A Revolver for Rover- The Velo-Dog

In 1894 Rene Galland, a Parisian gunmaker, patented a .22 caliber centerfire cartridge, the 5.5mm Velo-dog, and introduced a series of revolvers that chambered for it. The name combined the words Velocipede (bicycle) and Dog; his thought was that cyclists could use the revolver to ‘discourage’ dogs that plagued them. Indeed, packs of feral dogs seem to have been a real problem in Paris and its environs, and for some reason bicycles in particular excited their chase reflex.

Galand’s initial offerings included folding trigger and fixed trigger models, and there was a third model with a cylinder that swung out to the right when the loading gate was opened.

This was not as inhumane as it sounded; loads of Cayenne Pepper, lead dust, and wax, wood or cork bullets bullets were available. The cartridge was comparable in power to .22 LR loads of the time, but was substantially longer, with a brass case 1.12″ long.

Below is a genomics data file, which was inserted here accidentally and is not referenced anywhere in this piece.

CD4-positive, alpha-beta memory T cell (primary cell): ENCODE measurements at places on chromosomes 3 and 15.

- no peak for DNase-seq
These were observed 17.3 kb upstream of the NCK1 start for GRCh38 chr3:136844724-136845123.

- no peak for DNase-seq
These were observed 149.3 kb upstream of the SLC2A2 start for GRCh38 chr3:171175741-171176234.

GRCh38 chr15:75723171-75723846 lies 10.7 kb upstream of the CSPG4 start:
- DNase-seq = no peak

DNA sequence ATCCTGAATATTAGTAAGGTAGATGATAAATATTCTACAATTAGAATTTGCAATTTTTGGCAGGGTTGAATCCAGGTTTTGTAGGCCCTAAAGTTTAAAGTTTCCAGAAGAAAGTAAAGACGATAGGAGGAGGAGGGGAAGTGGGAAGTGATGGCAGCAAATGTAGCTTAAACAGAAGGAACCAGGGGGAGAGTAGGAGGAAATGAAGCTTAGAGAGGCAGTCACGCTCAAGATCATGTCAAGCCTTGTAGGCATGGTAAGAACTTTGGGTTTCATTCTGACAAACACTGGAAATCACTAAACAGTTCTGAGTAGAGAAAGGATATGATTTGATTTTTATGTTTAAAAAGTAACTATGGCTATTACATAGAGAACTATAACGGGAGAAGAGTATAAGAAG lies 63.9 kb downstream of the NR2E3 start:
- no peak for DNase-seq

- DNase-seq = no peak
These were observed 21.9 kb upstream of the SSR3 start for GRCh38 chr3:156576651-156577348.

.22 Long Rifle (top) compared to 5.5mm Velo-Dog. Despite the much longer case of the Velo-Dog the power of these two rounds was quite comparable when fired from a short-barrel revolver. The cartridge was referred to both as 5.5mm Velo-Dog and 5.75mm Velo-Dog, though as near as I can tell these are the same cartridge.

If buyers of these guns had been limited to cyclists these little revolvers would have quickly faded into obscurity, but given the high levels of urban crime in European cities around the turn of the century they had a much broader appeal.